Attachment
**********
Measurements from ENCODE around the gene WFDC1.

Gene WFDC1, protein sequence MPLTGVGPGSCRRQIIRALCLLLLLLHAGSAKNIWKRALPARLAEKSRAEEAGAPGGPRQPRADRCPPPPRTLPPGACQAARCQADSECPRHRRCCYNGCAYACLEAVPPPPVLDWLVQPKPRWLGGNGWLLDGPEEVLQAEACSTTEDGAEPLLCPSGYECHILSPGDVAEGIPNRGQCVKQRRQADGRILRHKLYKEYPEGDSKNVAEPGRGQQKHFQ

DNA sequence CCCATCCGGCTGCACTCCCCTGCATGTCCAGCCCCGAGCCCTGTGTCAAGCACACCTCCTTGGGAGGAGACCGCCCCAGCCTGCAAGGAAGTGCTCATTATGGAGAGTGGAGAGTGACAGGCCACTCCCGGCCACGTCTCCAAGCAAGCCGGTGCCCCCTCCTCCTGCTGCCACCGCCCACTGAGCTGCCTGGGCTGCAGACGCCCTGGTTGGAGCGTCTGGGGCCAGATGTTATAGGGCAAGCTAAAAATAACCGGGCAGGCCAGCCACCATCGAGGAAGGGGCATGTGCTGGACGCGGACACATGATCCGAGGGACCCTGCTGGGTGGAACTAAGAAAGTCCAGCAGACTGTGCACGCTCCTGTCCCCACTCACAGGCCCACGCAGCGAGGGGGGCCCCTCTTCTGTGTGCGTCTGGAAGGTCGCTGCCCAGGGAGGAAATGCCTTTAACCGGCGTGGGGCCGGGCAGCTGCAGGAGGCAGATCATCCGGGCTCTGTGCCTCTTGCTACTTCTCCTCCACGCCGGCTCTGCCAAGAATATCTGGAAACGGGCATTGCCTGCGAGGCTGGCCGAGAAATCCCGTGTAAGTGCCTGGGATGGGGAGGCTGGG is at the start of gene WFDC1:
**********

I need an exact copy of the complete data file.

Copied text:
Measurements from ENCODE around the gene WFDC1.

Gene WFDC1, protein sequence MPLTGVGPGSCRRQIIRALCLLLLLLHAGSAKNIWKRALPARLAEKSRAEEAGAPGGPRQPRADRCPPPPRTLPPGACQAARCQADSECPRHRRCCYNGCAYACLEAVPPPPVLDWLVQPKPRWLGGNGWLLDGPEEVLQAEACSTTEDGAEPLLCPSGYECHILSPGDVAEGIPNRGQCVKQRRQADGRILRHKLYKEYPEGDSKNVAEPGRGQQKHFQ

DNA sequence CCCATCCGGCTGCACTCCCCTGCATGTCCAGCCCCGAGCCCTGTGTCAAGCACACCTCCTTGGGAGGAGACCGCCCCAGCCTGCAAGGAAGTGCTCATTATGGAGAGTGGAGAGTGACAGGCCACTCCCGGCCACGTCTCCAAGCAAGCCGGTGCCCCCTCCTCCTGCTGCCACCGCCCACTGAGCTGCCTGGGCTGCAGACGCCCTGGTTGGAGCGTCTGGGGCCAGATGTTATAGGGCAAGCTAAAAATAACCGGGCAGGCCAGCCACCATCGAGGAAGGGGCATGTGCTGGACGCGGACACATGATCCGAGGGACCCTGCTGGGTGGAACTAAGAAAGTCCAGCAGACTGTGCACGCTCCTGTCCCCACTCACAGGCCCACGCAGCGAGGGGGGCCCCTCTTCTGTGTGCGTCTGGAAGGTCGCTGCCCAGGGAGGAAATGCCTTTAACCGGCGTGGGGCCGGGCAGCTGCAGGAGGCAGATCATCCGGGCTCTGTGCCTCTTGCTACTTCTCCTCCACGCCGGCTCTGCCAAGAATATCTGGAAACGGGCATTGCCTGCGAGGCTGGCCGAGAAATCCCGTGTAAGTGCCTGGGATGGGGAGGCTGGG is at the start of gene WFDC1: